Who's the Stranger Home from College for the Holidays?

Their search for identity can be unsettling for parents.

Posted Dec 17, 2019

It doesn’t take long for the parents of college students coming home for the holidays for the first time to realize the rueful truth of Mark Twain’s remark about his father’s ignorance: “When I was 14 I could hardly stand to be around him, but when I was 21 I was astonished at how much he’d learned in 7 years.”

No surprise, then, that before their offspring’s second Christmas break, those same parents express a welter of confusing and ambivalent emotions tidily summed up by one: “I can’t wait to see them and hug them and I’m already counting the days before they go back.”

It’s not just that they look, sound or act different—in fact, they are! A few months away from the comforts and especially the confines of home seem to have made strangers of them—not just when it comes to observing the rules they tolerated, albeit grudgingly, the last time they lived under your roof, but when they confront you with different beliefs, behavior, values and attitudes than those they subscribed to before they left home.

“It’s not just that I found a girl I’d never met  before showing up at the  breakfast table after spending the night in his room,” said one mother, “Or the fact that she left for a party with a bottle of vodka she took from our freezer,” reported another, “Or that he’s insisting we wash the dishes by hand instead of using the dishwasher because we’re destroying the planet,” commented still another, “Or that he doesn’t even ask permission before leaving the house at midnight, or tell us where he’s going, or even ask before he takes the car,” complained a multitude of frustrated parents. “It’s that everything you thought you knew about your kid was wrong. Or at least, not everything.”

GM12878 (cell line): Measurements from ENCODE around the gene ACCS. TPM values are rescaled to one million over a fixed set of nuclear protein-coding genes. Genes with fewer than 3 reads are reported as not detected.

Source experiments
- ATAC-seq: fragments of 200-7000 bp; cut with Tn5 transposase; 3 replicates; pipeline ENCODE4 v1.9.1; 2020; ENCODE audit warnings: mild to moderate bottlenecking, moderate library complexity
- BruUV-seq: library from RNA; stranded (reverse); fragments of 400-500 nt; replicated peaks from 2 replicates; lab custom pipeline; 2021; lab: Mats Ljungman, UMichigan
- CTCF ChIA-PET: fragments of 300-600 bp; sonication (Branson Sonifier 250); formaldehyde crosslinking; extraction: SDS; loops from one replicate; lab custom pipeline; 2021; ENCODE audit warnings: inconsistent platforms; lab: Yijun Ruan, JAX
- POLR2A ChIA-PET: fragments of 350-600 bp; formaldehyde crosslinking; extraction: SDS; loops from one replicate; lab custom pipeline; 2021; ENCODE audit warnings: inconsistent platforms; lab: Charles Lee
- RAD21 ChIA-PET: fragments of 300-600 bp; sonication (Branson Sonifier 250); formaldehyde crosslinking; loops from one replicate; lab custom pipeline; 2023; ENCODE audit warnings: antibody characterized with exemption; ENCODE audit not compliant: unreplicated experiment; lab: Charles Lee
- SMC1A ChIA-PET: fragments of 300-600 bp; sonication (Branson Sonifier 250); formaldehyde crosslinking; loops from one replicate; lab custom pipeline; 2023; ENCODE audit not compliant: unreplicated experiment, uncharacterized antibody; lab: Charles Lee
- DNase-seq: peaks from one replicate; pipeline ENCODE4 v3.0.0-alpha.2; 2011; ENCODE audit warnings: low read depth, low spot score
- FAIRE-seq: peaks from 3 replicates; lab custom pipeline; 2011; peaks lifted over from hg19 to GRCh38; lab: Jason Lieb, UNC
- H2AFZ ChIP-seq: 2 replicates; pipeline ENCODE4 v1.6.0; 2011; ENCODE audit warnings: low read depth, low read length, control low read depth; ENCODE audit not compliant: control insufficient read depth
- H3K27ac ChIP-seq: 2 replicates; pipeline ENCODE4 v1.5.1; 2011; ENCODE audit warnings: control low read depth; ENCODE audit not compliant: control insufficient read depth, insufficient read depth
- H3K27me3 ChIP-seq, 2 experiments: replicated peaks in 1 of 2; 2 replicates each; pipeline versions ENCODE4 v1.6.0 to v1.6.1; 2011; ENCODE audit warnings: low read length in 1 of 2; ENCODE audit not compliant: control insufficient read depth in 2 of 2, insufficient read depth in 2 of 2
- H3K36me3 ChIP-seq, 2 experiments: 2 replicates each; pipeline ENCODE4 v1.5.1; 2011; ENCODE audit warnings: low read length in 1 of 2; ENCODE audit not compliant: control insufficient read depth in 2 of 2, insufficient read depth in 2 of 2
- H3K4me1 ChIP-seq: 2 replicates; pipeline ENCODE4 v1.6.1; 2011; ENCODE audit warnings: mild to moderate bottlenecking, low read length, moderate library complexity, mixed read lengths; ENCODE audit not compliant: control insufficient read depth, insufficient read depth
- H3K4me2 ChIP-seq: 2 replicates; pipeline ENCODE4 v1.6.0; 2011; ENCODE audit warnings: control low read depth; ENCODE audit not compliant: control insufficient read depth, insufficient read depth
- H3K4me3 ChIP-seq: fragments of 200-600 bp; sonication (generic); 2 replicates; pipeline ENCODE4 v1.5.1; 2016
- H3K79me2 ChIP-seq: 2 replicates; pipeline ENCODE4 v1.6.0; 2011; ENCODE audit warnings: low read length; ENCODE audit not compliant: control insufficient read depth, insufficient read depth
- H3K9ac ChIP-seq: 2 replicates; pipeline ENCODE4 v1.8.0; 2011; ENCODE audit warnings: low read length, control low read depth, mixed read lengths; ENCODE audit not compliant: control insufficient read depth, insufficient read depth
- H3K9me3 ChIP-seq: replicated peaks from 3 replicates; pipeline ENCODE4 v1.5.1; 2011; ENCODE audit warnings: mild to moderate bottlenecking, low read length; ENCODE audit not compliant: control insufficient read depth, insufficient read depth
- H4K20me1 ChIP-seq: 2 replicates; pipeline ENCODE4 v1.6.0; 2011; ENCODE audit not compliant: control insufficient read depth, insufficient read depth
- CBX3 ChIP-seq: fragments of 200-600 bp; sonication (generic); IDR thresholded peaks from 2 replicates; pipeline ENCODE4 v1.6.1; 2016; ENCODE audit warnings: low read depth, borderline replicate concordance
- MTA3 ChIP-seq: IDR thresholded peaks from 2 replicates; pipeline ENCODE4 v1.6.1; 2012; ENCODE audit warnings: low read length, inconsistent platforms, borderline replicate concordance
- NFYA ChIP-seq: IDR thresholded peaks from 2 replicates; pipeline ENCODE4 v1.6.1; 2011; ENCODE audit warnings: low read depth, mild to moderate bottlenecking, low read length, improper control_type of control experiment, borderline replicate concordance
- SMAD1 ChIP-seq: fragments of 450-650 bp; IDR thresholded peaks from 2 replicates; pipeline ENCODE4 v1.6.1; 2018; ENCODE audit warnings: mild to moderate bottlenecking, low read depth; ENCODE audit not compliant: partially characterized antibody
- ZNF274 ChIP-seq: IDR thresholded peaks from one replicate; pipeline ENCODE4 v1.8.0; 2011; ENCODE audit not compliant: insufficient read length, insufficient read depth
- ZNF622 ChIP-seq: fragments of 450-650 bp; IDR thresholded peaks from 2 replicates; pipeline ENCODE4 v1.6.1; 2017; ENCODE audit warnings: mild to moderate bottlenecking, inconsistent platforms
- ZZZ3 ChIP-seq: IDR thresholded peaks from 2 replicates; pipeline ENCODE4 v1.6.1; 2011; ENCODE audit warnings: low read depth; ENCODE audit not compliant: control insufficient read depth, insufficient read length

While occasionally you get a glimpse of the children or even teenagers they were, the patronizing know-it-alls they seem to have become, as one parent put it,  have you stumped. “I can’t believe you still (expect, insist, watch, feel, think, etc.) that way!” leaves you scratching your head and rethinking exactly why you sent them off to a place that clearly brainwashed them.

What’s important to remember here is that what Erik Erikson and other psychosocial theorists called the search for a coherent identity is a central task of young adulthood. College is often the first opportunity they have to try on other possible selves before settling on one that fits not just the person they've been becoming all this time, the adolescent exposed to a host of new stimuli and experiences, and adults they will be.

Psychological Identity is the sum of one’s qualities, beliefs, personality, looks, body and expression—the self they recognize as being Me.  A social identity is the self in groups, the self identified by different roles, memberships, groups and relationships, and this self may be the one most changed by the college experience, and most likely to keep changing.

The carnivore who left is still the vegan she’s become, at least for now. The kid with the piercings and tattoos and questionable new habits is still the essentially sweet-natured boy he was a few weeks ago. The one who comes out to you at Christmas is the same one you’ve always loved and supported, so why shouldn’t you continue to?  Data indicate that sexual identity is as fluid in some teenagers as other aspects of the self-in-relation.  

These elements of identity, as well as their trappings, can change at any minute, so thinking of the personas they brought home along with their dirty laundry as costumes instead of cause for concern may be helpful. While some of the possible selves may appall you, particularly in matters of newly pronounced beliefs and values that challenge the ones they left home with, others may make you laugh—the pipe and fedora and cape, or the Goth makeup—but not when they’re looking, please. Some are a passing phase, often played for shock value.  Others may even be the result of the critical thinking you sent them to college to learn.

To just adopt an identity copied from yours or foisted on them by external forces or circumstances is foreclosing this key psychological task; floundering for a while until they find themselves is appropriate at this stage of life. But if identity diffusion lasts for too long—into their twenties— they may be unable to form intimate bonds or make commitments to a career or life. 

Finding one’s self is, or course, a lifelong journey; many go through that search several times in life, as their roles and relationships change. And if you’re the parent of a college student, it’s probably beginning to happen to you, too. Because whoever this kid turns out to be, pretty soon you’ll be thinking about who else you might be besides a parent. But your young adult is at the beginning of the journey, and the best thing you can do is respect it, and wonder who they’ll be the next time you see them.


The young adult's search for identity may trouble their parents, but it's probably only temporary.